- Texas man arrested for powder-letter hoax
- Islamic State opens ‘marriage bureau’ for single jihadists
- Drone almost blocks California firefighting planes
- Tornado rips off roofs, downs trees near Boston
- GOP: Environmental rules keeping agents from accessing border
- John Kerry: Millions displaced by religious fighting in 2013
- Federal appeals court rules against Virginia’s gay marriage ban
- White House says Russia ‘losing’ war in Ukraine
- Hamas turns to North Korea for weapons deal, Iran for money
- Syrian casualties surge as jihadis consolidate
By David Keene
Allowing states to innovate could reduce dependency on bureaucracy
Topic - Patrick A. Trueman
The future of long-standing government bans on obscenity and nudity on the airwaves soon could become much clearer as President Obama's pick to head the Federal Communications Commission faces a Senate confirmation hearing Tuesday — one day before the public comment period on the policy ends.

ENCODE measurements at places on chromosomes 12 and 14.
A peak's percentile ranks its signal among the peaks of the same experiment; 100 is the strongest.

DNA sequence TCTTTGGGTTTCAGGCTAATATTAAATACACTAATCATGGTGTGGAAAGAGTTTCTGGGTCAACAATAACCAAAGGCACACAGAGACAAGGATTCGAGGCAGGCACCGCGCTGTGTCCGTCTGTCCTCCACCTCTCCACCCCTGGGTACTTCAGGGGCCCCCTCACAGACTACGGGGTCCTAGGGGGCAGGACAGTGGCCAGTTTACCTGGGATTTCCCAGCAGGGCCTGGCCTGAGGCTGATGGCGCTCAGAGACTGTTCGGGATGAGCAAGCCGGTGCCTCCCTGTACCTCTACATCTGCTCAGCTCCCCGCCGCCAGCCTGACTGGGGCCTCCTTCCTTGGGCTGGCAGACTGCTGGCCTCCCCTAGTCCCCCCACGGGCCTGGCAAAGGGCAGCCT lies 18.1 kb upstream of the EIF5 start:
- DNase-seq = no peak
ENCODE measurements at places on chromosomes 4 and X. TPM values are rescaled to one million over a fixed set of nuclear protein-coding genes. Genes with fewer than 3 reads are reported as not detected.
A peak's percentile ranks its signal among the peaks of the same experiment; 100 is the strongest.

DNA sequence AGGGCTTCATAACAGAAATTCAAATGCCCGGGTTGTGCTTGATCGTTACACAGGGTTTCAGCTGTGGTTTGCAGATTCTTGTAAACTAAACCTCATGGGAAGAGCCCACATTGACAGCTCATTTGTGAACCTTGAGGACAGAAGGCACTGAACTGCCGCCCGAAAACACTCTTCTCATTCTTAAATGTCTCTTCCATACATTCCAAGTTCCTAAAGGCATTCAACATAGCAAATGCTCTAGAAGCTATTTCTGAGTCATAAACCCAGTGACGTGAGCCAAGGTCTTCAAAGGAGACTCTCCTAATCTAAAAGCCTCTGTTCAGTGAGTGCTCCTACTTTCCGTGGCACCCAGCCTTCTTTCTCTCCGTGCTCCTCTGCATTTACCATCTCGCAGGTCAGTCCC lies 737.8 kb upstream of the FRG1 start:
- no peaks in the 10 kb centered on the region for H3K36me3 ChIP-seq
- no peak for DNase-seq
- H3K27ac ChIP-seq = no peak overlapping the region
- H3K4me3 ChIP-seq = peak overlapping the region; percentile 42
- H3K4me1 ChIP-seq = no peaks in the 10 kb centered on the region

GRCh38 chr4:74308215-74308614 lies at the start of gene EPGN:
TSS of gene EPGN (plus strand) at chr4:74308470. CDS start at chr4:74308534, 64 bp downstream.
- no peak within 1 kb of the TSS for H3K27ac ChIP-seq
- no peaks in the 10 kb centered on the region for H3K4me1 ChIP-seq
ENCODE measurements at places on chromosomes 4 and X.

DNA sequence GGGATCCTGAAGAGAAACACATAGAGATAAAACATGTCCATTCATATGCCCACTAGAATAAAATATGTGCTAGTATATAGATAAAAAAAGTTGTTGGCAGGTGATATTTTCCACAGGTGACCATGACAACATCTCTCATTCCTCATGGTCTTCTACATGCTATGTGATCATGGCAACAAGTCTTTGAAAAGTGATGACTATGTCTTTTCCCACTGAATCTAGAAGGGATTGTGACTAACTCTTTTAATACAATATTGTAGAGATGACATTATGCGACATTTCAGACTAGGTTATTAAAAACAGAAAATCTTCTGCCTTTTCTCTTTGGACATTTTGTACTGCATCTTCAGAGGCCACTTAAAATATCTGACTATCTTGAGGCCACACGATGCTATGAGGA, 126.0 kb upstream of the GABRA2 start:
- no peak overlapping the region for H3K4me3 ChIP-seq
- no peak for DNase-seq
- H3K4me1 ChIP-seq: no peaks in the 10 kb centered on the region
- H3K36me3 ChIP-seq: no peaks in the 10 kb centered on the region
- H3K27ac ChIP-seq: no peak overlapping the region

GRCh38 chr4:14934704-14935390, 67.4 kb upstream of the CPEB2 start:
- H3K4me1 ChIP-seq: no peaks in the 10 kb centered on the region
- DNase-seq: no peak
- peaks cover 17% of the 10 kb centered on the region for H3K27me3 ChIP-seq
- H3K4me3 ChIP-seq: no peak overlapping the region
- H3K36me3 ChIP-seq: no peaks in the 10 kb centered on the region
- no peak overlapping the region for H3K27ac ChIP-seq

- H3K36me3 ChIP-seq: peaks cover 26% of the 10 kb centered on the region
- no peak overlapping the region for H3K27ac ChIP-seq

As Republicans flocked south for their convention in a city notorious for its "gentlemen's clubs," the GOP was set to adopt official platform language calling for strict enforcement of federal obscenity laws, including those concerning illegal distribution of pornography on the Internet, motel and cable TV and even retail stores.
These materials are "child erotica and child pornography," he said.
"It amazes me to see that a major American corporation is so out of touch with the mood of the public. Pedophilia and child molestation are universally condemned," said lawyer Patrick A. Trueman, former chief of the Justice Department's child exploitation and obscenity section.